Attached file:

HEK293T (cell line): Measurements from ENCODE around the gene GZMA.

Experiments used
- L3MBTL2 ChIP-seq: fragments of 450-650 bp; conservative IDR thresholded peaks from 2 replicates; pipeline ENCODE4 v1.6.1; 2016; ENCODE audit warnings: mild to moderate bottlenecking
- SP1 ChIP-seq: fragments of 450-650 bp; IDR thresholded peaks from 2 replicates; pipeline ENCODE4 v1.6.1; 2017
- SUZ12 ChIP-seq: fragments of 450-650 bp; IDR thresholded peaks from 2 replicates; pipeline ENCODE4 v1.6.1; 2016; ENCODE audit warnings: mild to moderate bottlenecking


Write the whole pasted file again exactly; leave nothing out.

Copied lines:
HEK293T (cell line): Measurements from ENCODE around the gene GZMA.

Experiments used
- L3MBTL2 ChIP-seq: fragments of 450-650 bp; conservative IDR thresholded peaks from 2 replicates; pipeline ENCODE4 v1.6.1; 2016; ENCODE audit warnings: mild to moderate bottlenecking
- SP1 ChIP-seq: fragments of 450-650 bp; IDR thresholded peaks from 2 replicates; pipeline ENCODE4 v1.6.1; 2017
- SUZ12 ChIP-seq: fragments of 450-650 bp; IDR thresholded peaks from 2 replicates; pipeline ENCODE4 v1.6.1; 2016; ENCODE audit warnings: mild to moderate bottlenecking